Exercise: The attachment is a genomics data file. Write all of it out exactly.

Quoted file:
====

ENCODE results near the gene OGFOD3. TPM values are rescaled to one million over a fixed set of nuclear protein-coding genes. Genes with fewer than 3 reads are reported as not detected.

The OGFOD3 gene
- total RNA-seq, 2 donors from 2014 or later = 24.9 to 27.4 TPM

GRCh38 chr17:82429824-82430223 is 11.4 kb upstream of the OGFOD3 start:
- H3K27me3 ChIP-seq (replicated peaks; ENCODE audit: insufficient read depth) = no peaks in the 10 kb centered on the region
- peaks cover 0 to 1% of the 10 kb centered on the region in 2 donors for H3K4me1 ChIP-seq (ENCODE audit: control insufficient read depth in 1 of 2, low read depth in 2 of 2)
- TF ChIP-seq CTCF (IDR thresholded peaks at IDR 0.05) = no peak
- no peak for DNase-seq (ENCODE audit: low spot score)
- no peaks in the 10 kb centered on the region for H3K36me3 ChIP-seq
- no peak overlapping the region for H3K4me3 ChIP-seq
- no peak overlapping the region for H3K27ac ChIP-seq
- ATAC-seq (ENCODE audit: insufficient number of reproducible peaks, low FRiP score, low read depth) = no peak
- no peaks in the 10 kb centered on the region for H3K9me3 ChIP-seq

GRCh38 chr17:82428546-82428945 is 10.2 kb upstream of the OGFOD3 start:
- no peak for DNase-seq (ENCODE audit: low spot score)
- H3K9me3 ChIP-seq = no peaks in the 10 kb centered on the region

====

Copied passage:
ENCODE results near the gene OGFOD3. TPM values are rescaled to one million over a fixed set of nuclear protein-coding genes. Genes with fewer than 3 reads are reported as not detected.

The OGFOD3 gene
- total RNA-seq, 2 donors from 2014 or later = 24.9 to 27.4 TPM

GRCh38 chr17:82429824-82430223 is 11.4 kb upstream of the OGFOD3 start:
- H3K27me3 ChIP-seq (replicated peaks; ENCODE audit: insufficient read depth) = no peaks in the 10 kb centered on the region
- peaks cover 0 to 1% of the 10 kb centered on the region in 2 donors for H3K4me1 ChIP-seq (ENCODE audit: control insufficient read depth in 1 of 2, low read depth in 2 of 2)
- TF ChIP-seq CTCF (IDR thresholded peaks at IDR 0.05) = no peak
- no peak for DNase-seq (ENCODE audit: low spot score)
- no peaks in the 10 kb centered on the region for H3K36me3 ChIP-seq
- no peak overlapping the region for H3K4me3 ChIP-seq
- no peak overlapping the region for H3K27ac ChIP-seq
- ATAC-seq (ENCODE audit: insufficient number of reproducible peaks, low FRiP score, low read depth) = no peak
- no peaks in the 10 kb centered on the region for H3K9me3 ChIP-seq

GRCh38 chr17:82428546-82428945 is 10.2 kb upstream of the OGFOD3 start:
- no peak for DNase-seq (ENCODE audit: low spot score)
- H3K9me3 ChIP-seq = no peaks in the 10 kb centered on the region